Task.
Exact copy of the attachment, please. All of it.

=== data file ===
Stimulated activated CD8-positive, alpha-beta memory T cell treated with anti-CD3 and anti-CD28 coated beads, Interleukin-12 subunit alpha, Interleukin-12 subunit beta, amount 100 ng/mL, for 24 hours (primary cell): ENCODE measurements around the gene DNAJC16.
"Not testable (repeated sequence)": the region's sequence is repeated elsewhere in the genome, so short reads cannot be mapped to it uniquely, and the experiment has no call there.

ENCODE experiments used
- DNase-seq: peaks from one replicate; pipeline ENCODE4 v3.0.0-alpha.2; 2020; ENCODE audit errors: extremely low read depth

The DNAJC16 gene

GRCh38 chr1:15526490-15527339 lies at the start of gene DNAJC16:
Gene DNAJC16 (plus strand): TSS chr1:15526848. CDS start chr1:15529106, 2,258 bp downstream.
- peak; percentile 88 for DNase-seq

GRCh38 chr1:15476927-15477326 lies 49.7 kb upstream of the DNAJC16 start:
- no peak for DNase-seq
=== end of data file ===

Stimulated activated CD8-positive, alpha-beta memory T cell treated with anti-CD3 and anti-CD28 coated beads, Interleukin-12 subunit alpha, Interleukin-12 subunit beta, amount 100 ng/mL, for 24 hours (primary cell): ENCODE measurements around the gene DNAJC16.
"Not testable (repeated sequence)": the region's sequence is repeated elsewhere in the genome, so short reads cannot be mapped to it uniquely, and the experiment has no call there.

ENCODE experiments used
- DNase-seq: peaks from one replicate; pipeline ENCODE4 v3.0.0-alpha.2; 2020; ENCODE audit errors: extremely low read depth

The DNAJC16 gene

GRCh38 chr1:15526490-15527339 lies at the start of gene DNAJC16:
Gene DNAJC16 (plus strand): TSS chr1:15526848. CDS start chr1:15529106, 2,258 bp downstream.
- peak; percentile 88 for DNase-seq

GRCh38 chr1:15476927-15477326 lies 49.7 kb upstream of the DNAJC16 start:
- no peak for DNase-seq